What is burnout?
Sometimes student life feels like every time you meet a deadline, another one looms. You’re constantly waiting for this crazy week to be over, just to have an even crazier one coming up. Staying on top of your workload is a challenge, but overworking isn’t sustainable for multiple weeks in a row. If you try and do too much in a short space of time, you’ll exhaust yourself – hello, academic burnout!
Lots of stress over a long period of time – aka, a uni term – can lead to a feeling of exhaustion. This fatigue can be physical, mental and emotional or all three. Professor Kim Hirabayashi of the University of Southern California says that burnout is a catch-all term that ultimately means “the opposite of thriving”.
Academic burnout symptoms
Academic burnout is unlikely to be caused by one thing in particular. However, there are several aspects of student life likely to cause added stress and make burnout more likely. These include work overload, accommodation worries, feeling isolated due to online learning, and financial concerns.
Stress is the body’s reaction to feeling threatened or under pressure. It’s very common and can be motivating to help us achieve things in our daily life. But too much stress can affect our mood, body and relationships – especially when it feels out of our control. If you ignore the signs of stress and neglect to manage it properly, you’ll eventually burn out.
Some physical signs of academic burnout:
- Feeling tired and drained most of the time
- Lowered immunity and frequent illnesses
- Headaches and/or muscle pain
- Changes in appetite or sleeping habits
Some emotional signs of academic burnout:
- Sense of failure and self-doubt
- Feeling helpless, trapped, or overwhelmed
- Detachment and/or loss of motivation
- Increasingly cynical and negative outlook
- Decreased satisfaction and sense of accomplishment
Some behavioural signs of academic burnout:
- Withdrawing from responsibilities
- Isolating yourself from others
- Difficulty concentrating and/or racing thoughts
- Using food, drugs, or alcohol to cope
- Taking out your frustration on others
Take a break
It sometimes feels like doing well in uni work is the world’s most important thing. While it’s admirable to be taking your work seriously, your mental and physical health should always be number one. If you’re feeling burnt out, you’ve probably prioritised work at the expense of your wellbeing. It’s not realistic to expect yourself to be productive all the time, especially during the pandemic.
The first thing to do when experiencing academic burnout is to take a step back from your work. Take a couple of days off and make sure you really relax, whatever that means for you (sport, reading, time with friends, bubble baths…). This might feel like the last thing you should be doing with exams or deadlines approaching. However, getting some breathing space will help you regain your energy, and be more productive in future.
Challenge your negative thoughts
The way we think affects the way we feel. Try and challenge unhelpful thoughts by considering the good things in your life. Of course, this is way easier said than done. But focussing on the good in your life will remind you that the world is bigger than your uni campus. You have so much more going for you than just your marks!
Try to stop comparing yourself with others and adding unnecessary academic pressure. Every day, list three things about your own life that you’re thankful for. These can be as big as an important person in your life and as small as finding a 50p piece on the floor.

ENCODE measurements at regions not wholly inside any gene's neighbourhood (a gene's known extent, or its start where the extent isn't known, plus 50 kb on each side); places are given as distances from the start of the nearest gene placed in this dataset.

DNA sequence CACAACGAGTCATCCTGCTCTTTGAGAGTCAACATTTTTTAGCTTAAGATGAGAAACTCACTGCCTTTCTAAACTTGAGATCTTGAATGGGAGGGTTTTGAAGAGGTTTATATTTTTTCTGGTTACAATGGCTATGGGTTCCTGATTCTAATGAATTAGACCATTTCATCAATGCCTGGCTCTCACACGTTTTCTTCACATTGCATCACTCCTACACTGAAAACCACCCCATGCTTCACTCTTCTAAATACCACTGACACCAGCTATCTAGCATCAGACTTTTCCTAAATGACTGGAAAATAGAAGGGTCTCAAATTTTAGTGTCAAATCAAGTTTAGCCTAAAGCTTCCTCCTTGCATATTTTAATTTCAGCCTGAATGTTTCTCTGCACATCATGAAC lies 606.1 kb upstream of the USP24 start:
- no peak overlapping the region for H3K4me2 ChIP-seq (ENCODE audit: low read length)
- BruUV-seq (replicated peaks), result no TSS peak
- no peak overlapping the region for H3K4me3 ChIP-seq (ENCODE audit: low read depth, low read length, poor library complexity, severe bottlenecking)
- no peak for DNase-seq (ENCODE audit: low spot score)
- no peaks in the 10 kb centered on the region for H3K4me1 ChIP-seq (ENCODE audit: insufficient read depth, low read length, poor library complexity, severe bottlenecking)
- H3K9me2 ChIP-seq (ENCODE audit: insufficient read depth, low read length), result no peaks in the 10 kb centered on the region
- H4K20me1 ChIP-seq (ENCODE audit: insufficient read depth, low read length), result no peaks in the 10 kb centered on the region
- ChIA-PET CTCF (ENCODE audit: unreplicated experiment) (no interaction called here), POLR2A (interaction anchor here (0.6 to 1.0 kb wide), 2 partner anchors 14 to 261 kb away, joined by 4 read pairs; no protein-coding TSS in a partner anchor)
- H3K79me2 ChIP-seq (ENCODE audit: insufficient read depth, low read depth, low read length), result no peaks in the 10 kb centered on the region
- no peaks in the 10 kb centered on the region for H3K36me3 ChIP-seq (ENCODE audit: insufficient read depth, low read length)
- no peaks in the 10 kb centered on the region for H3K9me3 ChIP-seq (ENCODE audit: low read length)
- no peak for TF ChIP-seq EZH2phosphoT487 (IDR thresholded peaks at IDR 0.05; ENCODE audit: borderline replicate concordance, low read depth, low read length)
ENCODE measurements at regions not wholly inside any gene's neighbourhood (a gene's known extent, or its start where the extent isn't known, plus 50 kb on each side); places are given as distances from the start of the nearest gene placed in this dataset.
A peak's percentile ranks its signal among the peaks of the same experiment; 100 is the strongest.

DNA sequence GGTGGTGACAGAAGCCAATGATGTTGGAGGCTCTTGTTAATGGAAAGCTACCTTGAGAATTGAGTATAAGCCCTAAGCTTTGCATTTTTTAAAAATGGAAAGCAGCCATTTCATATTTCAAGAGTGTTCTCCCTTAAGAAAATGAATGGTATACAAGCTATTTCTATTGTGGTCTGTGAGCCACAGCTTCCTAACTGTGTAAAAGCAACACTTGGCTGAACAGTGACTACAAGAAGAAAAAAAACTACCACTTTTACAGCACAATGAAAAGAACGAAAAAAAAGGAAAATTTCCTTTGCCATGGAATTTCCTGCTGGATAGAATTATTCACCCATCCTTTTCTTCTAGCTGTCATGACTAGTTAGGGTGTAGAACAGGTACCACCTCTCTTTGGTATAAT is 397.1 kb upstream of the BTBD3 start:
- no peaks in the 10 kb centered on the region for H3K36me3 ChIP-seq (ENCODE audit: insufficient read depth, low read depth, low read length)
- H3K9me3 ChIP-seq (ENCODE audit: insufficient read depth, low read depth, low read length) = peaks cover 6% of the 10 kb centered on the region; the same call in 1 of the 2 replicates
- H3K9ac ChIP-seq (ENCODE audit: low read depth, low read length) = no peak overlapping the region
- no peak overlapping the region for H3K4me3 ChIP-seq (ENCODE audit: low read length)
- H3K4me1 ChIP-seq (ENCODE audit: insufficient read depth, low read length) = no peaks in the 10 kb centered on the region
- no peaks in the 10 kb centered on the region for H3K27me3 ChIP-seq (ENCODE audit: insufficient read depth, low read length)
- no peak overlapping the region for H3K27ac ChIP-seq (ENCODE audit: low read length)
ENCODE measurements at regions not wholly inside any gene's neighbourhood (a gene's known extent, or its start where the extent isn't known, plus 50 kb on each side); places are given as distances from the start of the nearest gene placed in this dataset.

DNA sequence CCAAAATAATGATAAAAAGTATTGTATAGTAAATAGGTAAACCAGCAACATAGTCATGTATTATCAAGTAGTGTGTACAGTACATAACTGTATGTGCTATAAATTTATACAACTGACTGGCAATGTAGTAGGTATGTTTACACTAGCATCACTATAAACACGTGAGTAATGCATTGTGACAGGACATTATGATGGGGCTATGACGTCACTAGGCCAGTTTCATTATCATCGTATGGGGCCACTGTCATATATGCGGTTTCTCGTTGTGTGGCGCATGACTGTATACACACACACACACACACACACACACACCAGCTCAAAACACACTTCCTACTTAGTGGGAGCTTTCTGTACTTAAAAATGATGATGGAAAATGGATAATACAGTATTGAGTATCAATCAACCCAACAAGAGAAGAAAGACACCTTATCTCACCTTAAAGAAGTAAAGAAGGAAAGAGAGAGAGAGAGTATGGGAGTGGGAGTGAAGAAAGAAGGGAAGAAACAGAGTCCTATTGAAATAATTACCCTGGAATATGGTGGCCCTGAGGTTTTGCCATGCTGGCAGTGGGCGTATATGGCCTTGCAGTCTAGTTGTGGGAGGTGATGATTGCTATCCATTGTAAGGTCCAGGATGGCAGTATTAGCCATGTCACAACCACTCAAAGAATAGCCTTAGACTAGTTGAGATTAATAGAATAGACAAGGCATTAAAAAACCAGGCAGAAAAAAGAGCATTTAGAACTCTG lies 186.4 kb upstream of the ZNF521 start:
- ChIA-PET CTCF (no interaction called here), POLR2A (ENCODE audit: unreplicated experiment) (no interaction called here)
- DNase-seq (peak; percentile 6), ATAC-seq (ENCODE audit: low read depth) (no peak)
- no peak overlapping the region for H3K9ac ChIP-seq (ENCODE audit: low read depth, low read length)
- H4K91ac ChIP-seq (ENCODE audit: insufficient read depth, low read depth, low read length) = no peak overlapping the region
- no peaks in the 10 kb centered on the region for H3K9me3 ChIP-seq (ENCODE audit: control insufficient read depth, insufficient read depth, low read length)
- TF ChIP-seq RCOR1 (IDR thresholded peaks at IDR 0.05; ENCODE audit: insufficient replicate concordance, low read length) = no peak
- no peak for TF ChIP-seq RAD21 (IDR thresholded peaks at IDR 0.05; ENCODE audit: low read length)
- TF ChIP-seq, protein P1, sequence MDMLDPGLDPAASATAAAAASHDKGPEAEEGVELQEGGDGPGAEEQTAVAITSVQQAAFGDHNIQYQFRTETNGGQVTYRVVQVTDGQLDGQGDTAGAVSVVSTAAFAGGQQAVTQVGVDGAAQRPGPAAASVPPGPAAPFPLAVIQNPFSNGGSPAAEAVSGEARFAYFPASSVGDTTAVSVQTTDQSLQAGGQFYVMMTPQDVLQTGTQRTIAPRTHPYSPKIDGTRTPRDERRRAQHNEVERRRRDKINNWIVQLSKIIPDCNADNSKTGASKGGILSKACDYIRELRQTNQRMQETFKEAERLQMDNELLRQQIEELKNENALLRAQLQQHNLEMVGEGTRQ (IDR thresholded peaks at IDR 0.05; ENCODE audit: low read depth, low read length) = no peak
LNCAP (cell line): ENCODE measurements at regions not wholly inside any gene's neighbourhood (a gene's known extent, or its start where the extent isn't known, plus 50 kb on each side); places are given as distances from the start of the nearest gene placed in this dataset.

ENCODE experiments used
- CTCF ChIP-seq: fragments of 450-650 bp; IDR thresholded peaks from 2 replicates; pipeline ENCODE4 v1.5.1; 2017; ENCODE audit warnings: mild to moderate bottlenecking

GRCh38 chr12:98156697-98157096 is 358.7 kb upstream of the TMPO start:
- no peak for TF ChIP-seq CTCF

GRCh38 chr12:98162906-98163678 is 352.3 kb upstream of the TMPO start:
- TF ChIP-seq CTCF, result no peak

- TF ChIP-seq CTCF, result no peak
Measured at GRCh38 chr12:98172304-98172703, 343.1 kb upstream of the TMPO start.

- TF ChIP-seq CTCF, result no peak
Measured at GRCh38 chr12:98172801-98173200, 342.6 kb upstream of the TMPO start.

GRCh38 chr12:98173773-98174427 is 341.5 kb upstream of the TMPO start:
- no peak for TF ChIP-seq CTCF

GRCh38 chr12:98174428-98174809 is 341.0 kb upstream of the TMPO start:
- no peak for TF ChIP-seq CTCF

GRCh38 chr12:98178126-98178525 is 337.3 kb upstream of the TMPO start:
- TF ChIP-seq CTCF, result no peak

Talk to someone
Trusted friends, family and colleagues, or contacting a helpline can all help when you’re struggling from excessive stress and student burnout. Though uni can sometimes feel like a lonely place, there are lots of people there that have your back. Try and seek help early instead of waiting until you’re at crisis point. See our mental health tips for more info.
Social contact is nature’s antidote to stress. Talking to a good listener is a great way to calm your nervous system and relieve stress. Try and schedule quality time with uni friends, or call important people in your life. If you don’t feel like you have anyone to turn to, it’s never too late to build new friendships and expand your social network.
Build a good schedule
As you go forward, try and stick to a schedule that gives you lots of breaks and time off. If you want to keep up a good momentum for a long period of time, you need to pace yourself. For example, if you’re studying hard until 4 or 5 pm, there’s no need to keep going into the evening! Take a look at our post on time management for more advice on setting good boundaries. Use all your time off to chill, unwind, spend time with other people, and get enough sleep.
Set reasonable goals so you can stick to them. It’s easy to get overwhelmed by large tasks like ‘Start Chemistry revision’. Breaking it down into ‘Chapter 1 notes’, ‘Chapter 1 practice questions’, etc, will make it more manageable. You can keep your morale up by ticking lots off your to-do list, thus avoiding burnout.
Remember your work-life balance
Life at uni is about loads more than your actual degree. Joining a club or society can be a great way to do something you enjoy and boost your mood. You can even meet nice people and create a community. However, don’t take too much on – you don’t have to say yes to every social activity or study group! Only do the things that bring you joy.
Exercising might be the last thing you feel like doing when your energy is low. But just 15 minutes of movement can make a huge impact on your mood, especially if you manage to spend the time outdoors. There’s a form of sport for everyone: it can be as simple as moving from your desk to the floor for a yoga video.
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